TMAO (Trimethylamine N-oxide)

CPT: 84999
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For more information, please view the literature below.

TMAO (Trimethylamine N-oxide) Test Technical Review

Specimen Requirements


Serum or plasma, shipped refrigerated


1 mL

Minimum Volume

0.5 mL


Spun NMR LipoTube (black-and-yellow-top tube) is the preferred container; lavender-top (EDTA) tubes or plain red-top (no gel) tubes are also acceptable specimens.


Keep NMR LipoTube (black-and-yellow-top tube) upright at room temperature for 30 minutes and allow to clot. Centrifuge at 1800 to 2200 g for 10 to 15 minutes immediately after clotting. If the sample cannot be centrifuged immediately, it must be refrigerated at (2°C to 8°C) and centrifuged within 24 hours of collection. The NMR tube should then be stored at (2°C to 8°C) until shipped. Do not open NMR LipoTube.

For specimens collected in plain red-top tube, hold tube upright at room temperature for 45 minutes and allow to clot. Centrifuge specimen after clotting according to manufacturer's specifications. Transfer to a transport tube for storage at (2°C to 8°C) until shipped.

Serum drawn in gel-barrier collection tubes other than the NMR LipoTube should not be used.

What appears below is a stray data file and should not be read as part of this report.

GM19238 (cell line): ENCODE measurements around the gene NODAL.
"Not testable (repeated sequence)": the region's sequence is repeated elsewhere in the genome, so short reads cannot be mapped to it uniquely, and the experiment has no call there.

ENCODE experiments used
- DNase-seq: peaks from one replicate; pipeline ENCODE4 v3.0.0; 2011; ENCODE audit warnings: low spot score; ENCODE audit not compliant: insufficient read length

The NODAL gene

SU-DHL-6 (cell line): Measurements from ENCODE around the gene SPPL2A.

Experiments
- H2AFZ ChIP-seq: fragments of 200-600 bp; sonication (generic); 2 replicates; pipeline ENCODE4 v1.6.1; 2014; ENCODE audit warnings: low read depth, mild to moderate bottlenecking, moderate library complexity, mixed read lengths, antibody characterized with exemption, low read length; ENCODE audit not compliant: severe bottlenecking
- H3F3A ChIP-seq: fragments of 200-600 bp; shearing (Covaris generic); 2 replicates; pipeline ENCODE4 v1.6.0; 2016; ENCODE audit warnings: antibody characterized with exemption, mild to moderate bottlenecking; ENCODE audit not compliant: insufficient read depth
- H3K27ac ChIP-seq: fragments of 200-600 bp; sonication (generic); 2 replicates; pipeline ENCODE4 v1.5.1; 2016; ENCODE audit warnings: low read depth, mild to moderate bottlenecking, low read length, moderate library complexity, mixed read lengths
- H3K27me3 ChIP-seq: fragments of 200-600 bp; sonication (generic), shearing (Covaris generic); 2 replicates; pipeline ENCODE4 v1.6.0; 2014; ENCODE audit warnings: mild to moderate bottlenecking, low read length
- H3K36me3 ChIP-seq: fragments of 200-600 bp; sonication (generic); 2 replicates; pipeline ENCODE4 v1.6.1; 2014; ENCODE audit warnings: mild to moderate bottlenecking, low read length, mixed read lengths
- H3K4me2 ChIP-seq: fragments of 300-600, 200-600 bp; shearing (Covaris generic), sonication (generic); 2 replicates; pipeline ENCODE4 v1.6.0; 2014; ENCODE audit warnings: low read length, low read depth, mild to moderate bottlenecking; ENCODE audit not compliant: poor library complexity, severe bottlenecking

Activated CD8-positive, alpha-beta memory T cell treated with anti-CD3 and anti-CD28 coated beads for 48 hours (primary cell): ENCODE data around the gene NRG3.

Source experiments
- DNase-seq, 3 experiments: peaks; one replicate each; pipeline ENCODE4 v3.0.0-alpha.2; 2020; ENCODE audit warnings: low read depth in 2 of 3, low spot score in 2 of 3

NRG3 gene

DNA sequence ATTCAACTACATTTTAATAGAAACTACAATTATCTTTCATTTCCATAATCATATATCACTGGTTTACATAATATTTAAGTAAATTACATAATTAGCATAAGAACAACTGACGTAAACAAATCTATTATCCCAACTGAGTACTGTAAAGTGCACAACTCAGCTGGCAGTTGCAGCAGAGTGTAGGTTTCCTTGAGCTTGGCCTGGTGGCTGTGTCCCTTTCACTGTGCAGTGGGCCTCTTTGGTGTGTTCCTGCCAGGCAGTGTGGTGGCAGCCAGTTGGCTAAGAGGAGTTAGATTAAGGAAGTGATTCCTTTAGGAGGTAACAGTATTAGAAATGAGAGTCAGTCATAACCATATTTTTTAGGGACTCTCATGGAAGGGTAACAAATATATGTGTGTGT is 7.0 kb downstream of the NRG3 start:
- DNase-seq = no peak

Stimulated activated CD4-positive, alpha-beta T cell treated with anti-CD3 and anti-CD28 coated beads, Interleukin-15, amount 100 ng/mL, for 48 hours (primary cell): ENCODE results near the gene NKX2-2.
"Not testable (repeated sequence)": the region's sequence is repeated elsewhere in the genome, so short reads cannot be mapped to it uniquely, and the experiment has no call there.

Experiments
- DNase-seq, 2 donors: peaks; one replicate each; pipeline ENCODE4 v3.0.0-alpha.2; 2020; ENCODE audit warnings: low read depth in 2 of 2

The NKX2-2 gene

Plasma must be separated from cells within 45 minutes of venipuncture. Send plasma in a plastic transfer tube.

Storage Instructions


Stability Requirements



Room temperature

14 days


14 days


14 days

Freeze/thaw cycles

Stable x3

Patient Preparation

TMAO levels are lower in humans who follow a vegetarian or vegan diet than in omnivores.3 Because TMA and TMAO are naturally abundant in some fish,7,8 patients should fast overnight and refrain from consuming fish and other marine food items the day before the blood draw. Fasting for 10 to 12 hours is recommended.

Causes for Rejection

Unspun LipoTube; serum specimen drawn in gel-barrier collection tube other than the NMR LipoTube; sample older than 14 days

Test Details


High levels of TMAO have been associated with an increased risk of heart disease.1

The TMAO test may be used as (1) an aid in the assessment of risk for cardiovascular disease (CVD), independent of established risk factors, (2) an aid in the determination of altered gut microbiome (gut dysbiosis) in individuals who may benefit from intensive dietary intervention, and (3) a monitor therapy aimed at reducing TMAO concentrations.


Interferences: 1) Acetylsalicylic acid elicited 10% interference at 3.5 mg/dL, while its active metabolite, salicylic acid, elicited 10% interference at 42 mg/dL. 2) Protein (albumin) elicited 10% interference at 0.83 mg/dL. 3) Bilirubin (unconjugated) elicited 10% interference at 10.1 mg/dL. 4) Uric acid elicited 10% interference at 13.8 mg/dL.

This test was developed and its performance characteristics determined by Labcorp. It has not been cleared or approved by the Food and Drug Administration.


Nuclear magnetic resonance (NMR)

Reference Interval

TMAO Medical Decision Limits


<6.2 µM


6.2−9.9 µM


>9.9 µM

Additional Information